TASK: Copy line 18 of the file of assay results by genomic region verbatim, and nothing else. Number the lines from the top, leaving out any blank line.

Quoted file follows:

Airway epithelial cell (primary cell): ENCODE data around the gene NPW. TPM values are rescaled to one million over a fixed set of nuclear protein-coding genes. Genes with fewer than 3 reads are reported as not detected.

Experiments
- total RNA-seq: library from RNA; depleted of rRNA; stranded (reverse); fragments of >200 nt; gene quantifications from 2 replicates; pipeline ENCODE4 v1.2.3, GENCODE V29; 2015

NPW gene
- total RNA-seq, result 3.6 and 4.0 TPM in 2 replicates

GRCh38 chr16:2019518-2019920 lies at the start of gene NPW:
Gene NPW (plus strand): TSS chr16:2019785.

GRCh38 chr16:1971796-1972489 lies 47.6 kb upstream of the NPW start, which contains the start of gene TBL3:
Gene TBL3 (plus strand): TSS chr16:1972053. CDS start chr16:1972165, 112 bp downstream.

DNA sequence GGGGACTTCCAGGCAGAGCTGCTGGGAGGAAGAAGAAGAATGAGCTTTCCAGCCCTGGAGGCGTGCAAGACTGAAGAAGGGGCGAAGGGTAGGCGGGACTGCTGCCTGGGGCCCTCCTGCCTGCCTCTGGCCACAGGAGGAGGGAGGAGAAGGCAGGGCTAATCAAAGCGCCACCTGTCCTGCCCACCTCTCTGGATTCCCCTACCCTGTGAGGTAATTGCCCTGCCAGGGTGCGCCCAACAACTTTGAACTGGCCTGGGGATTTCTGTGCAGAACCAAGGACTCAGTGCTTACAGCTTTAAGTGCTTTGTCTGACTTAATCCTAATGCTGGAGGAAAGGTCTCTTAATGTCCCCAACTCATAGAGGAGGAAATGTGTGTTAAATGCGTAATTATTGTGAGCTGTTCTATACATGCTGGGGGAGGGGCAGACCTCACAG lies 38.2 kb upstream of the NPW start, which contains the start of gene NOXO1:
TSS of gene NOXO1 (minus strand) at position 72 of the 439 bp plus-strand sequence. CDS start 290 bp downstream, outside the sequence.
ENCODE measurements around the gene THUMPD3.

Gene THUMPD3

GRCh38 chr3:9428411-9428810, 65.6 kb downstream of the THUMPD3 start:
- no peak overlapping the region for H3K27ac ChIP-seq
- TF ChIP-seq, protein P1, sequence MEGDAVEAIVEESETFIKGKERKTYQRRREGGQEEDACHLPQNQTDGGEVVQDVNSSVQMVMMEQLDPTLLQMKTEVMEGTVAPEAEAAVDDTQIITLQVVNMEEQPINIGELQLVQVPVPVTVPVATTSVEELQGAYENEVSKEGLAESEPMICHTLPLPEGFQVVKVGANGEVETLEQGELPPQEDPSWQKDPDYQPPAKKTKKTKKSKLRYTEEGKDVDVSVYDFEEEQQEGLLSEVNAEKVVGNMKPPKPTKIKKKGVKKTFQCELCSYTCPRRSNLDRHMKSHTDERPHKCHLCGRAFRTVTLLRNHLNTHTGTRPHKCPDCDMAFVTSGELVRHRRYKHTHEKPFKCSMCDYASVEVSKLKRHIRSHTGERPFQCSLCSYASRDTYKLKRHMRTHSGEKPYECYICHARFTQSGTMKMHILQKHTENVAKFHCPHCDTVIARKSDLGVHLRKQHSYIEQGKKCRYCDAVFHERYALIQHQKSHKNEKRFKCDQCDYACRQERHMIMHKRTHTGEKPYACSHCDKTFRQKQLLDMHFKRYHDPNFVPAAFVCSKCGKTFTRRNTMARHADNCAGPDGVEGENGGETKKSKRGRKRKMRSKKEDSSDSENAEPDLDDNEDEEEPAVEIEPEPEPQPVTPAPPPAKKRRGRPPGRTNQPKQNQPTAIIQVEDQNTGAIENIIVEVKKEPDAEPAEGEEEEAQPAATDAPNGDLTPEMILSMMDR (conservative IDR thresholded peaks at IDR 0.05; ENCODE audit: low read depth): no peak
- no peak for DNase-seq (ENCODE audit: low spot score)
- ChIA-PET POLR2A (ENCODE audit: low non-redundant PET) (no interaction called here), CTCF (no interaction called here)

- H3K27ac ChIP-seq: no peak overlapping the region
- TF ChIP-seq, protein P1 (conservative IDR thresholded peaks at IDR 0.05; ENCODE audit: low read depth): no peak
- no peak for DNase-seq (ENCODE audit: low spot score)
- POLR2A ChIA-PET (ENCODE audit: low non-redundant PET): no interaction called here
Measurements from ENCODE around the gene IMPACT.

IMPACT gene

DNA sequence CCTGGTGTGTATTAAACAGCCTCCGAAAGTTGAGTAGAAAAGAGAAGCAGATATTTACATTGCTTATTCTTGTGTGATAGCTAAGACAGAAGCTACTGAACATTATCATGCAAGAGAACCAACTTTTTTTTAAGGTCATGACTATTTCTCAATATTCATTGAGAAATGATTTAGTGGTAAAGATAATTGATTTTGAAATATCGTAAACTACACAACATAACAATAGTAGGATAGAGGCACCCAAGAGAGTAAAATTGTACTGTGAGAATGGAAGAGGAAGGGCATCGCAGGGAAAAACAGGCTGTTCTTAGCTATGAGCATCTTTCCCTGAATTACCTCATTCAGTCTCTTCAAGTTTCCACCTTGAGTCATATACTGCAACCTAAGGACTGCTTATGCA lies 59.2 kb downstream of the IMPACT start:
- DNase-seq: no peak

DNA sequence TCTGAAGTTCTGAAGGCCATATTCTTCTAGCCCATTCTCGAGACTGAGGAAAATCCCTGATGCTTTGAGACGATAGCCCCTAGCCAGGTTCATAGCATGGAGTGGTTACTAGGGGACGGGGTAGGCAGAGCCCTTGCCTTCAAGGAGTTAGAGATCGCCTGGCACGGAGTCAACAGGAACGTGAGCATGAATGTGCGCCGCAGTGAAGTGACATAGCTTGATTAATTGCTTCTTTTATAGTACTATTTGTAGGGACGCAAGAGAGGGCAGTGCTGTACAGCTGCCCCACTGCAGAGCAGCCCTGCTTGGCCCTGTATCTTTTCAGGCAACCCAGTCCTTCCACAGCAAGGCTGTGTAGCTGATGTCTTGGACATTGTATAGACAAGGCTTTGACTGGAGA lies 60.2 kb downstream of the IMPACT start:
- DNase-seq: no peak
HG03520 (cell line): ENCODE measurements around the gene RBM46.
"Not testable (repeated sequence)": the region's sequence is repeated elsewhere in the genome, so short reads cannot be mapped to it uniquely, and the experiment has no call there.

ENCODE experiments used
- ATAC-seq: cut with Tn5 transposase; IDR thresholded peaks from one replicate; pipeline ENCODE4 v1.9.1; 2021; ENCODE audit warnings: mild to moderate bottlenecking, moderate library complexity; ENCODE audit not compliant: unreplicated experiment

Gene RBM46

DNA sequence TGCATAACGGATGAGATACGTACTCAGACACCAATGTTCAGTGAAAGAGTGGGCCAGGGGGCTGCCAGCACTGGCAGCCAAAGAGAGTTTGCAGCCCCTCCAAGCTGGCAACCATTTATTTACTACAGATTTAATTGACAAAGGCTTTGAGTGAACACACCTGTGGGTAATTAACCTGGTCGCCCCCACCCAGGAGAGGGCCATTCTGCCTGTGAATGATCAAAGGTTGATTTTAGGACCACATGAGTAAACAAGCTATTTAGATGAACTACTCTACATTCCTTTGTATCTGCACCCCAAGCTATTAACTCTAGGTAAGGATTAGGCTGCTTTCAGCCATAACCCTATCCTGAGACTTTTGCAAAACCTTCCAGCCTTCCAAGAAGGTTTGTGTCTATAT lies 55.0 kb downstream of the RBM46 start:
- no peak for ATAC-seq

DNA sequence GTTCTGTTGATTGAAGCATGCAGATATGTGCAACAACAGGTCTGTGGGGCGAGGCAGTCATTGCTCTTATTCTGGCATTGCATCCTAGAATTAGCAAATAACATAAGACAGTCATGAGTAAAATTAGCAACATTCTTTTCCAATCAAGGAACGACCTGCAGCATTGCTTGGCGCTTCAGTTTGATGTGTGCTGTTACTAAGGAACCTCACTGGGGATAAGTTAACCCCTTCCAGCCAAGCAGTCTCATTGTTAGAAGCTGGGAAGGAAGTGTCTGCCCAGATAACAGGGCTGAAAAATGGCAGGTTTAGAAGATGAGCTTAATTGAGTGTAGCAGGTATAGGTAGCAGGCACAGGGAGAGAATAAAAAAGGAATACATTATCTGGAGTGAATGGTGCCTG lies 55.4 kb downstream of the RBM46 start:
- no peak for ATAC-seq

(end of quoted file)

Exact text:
- ChIA-PET POLR2A (ENCODE audit: low non-redundant PET) (no interaction called here), CTCF (no interaction called here)